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Congress passed legislation to avoid another government shutdown Thursday, moving to prevent one crisis even as the fight over President Donald Trump's proposed border wall escalated.
The GOP-controlled Senate easily cleared the bill, which included only about a quarter of the money Trump sought for border barriers, by an 83-16 margin. The Democratic-held House approved the measure comfortably in a 300-128 vote.
The president plans to sign the proposal and declare a national emergency in an attempt to fund the wall. His expected executive action would in part try to appease conservatives who argued he should oppose the plan because it does not meet his demand for $5.7 billion to construct barriers.
The legislation would keep the government running through Sept. 30. Lawmakers and Trump have until midnight Friday to fund nine departments and prevent the second partial closure since December.
If the proposal becomes law, 800,000 federal workers bludgeoned by the last 35-day shutdown would avoid even more financial pain. It will not end the fight over Trump's proposed border wall, as legal battles over the emergency declaration will likely erupt.
The president has said he is "not thrilled" with the spending legislation. It would allocate $1.375 billion for 55 miles of bollard fencing, much less than the $5.7 billion Trump wanted for a wall. The proposal also authorizes funds for more border security agents, customs officers, immigration judges, and technology to detect drugs and weapons.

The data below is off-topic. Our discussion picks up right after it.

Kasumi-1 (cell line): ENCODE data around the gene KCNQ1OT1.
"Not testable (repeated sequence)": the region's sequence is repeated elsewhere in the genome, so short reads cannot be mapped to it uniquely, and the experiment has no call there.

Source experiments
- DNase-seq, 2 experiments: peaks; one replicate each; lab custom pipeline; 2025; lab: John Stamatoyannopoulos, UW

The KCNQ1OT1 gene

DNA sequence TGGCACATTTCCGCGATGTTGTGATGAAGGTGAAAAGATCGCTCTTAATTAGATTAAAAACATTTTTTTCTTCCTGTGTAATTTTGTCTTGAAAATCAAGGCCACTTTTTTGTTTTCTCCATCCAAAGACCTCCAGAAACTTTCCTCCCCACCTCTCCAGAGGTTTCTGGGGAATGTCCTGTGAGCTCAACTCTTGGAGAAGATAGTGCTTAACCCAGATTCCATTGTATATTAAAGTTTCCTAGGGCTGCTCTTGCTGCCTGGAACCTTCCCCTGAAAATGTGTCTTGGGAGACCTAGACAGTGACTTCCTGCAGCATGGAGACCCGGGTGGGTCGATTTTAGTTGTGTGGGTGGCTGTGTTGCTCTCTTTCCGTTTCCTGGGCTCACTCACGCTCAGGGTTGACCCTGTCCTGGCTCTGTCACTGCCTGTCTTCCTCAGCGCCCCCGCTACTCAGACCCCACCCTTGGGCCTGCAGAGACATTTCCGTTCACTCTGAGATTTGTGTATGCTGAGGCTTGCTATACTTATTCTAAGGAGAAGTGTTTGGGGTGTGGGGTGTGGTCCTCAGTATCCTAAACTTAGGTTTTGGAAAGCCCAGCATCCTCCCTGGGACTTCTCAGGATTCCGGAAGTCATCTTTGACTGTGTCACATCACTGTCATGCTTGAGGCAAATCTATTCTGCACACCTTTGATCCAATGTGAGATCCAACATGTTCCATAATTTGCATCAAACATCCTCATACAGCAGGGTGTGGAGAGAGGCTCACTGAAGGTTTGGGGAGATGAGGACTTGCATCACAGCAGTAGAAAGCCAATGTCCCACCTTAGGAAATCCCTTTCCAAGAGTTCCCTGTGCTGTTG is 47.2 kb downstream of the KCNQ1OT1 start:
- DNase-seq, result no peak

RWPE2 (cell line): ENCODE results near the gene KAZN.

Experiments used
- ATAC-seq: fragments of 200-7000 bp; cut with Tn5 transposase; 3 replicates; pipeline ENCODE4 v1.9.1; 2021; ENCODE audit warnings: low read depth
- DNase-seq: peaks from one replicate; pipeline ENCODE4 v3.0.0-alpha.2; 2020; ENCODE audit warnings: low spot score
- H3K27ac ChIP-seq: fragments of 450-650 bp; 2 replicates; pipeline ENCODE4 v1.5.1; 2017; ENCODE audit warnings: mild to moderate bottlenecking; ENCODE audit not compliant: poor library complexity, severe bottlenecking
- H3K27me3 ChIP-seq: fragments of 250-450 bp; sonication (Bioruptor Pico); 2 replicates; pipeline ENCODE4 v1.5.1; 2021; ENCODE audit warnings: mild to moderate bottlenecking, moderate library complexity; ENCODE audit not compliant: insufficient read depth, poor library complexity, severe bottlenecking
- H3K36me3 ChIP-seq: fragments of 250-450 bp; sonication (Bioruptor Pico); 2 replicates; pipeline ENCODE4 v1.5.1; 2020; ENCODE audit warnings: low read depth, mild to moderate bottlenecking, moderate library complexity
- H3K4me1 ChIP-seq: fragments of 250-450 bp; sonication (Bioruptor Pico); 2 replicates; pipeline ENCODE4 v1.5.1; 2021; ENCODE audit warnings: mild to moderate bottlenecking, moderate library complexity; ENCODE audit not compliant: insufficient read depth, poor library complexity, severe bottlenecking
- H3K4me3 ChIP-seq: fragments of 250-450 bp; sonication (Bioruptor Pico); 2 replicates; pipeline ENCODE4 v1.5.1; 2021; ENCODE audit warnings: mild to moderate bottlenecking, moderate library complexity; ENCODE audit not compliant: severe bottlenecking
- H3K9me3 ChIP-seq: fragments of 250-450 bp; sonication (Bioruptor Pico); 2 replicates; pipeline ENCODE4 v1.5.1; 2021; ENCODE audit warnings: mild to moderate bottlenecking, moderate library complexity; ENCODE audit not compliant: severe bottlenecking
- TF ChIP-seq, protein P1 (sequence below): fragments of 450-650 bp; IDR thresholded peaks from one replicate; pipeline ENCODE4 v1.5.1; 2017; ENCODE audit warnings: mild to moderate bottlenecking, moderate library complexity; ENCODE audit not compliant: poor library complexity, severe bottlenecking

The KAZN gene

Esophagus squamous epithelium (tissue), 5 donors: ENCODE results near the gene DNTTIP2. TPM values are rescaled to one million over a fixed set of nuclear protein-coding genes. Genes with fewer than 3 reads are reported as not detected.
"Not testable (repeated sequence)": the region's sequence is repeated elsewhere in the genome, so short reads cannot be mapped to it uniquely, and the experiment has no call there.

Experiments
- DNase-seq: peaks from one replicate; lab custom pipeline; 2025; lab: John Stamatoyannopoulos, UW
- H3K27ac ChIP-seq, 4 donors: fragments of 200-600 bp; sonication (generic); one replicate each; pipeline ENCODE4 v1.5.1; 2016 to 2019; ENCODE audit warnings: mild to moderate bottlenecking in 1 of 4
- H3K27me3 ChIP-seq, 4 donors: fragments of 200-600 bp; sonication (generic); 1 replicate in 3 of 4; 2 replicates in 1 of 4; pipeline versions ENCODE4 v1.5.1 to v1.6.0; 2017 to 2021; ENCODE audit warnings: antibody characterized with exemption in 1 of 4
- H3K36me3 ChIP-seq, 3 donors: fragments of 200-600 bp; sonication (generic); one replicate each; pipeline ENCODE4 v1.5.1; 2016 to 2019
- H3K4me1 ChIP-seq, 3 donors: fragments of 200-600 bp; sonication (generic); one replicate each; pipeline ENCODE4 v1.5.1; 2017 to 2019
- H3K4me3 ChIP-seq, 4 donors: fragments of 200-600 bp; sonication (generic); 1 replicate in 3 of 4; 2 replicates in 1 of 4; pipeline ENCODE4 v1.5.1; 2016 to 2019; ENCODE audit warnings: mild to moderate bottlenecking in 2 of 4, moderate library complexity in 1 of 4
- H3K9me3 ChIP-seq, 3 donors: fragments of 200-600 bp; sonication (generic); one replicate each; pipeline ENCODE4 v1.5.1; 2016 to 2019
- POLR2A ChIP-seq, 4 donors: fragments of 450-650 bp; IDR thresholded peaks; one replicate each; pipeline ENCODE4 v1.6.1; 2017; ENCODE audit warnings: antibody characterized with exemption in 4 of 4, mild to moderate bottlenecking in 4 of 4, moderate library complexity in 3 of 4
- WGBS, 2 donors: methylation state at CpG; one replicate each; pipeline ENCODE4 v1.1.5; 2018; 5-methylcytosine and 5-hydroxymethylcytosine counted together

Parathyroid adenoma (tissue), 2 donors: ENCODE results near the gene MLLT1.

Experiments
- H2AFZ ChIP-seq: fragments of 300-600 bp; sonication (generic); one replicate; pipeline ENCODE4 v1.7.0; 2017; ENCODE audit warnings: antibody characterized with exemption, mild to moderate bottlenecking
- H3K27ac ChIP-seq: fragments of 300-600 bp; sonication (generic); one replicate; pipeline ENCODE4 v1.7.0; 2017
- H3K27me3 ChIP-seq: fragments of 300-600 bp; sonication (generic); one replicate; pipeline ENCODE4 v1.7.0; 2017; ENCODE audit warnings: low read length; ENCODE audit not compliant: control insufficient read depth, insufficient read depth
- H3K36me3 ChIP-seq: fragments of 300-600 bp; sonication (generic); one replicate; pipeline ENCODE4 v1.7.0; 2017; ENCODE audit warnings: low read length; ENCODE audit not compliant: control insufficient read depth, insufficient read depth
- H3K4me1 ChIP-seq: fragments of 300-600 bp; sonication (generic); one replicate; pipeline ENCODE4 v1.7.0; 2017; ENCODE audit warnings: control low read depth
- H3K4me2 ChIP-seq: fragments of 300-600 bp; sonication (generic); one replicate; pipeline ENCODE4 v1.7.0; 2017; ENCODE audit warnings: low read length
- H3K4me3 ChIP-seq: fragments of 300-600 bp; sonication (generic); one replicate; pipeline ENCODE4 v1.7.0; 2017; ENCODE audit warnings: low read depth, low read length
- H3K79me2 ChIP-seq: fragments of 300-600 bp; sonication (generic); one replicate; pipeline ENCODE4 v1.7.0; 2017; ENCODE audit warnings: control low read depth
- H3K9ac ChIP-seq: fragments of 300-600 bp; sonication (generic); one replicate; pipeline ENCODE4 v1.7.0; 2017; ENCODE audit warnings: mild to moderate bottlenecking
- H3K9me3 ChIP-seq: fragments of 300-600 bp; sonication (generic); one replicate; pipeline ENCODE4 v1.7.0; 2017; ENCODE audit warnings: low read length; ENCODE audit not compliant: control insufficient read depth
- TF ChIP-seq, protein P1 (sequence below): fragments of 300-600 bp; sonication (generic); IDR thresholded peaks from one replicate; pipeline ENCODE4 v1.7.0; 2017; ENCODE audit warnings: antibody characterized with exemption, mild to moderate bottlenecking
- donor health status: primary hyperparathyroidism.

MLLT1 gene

Outside of the Department of Homeland Security, it includes provisions such as a 1.9 percent pay raise for federal employees, a $1 billion increase in U.S. Census spending and $17 billion for transportation infrastructure improvements.
Eleven Republicans and five Democrats in the Senate opposed the legislation. Four of the five Democratic senators who voted against it — Cory Booker of New Jersey, Kirsten Gillibrand of New York, Kamala Harris of California and Elizabeth Warren of Massachusetts — are running to challenge Trump for the presidency next year.
While House leaders from both parties backed the legislation, both the majority Democrats and particularly minority Republicans saw defections.
Trump has spent recent days attempting to explain his apparent defeat in Congress on border wall funding. The president has argued for weeks that he can use money from other agencies to build the barrier.
"Regardless of Wall money, it is being built as we speak!" Trump tweeted Tuesday.
The potential national emergency declaration has divided Republicans. Several GOP senators argued it would set a bad precedent.
Pelosi said she "may" file a legal challenge and would review her options. She also warned Republicans that a future Democratic president could declare a national emergency over other issues such as gun violence.
Some Democratic House members also floated a vote on a resolution to disapprove of Trump's likely national emergency declaration. It is unclear if party leaders would support it.
Trump repeatedly cast an emergency declaration as a choice rather than a necessity, which could potentially weaken his legal case for it.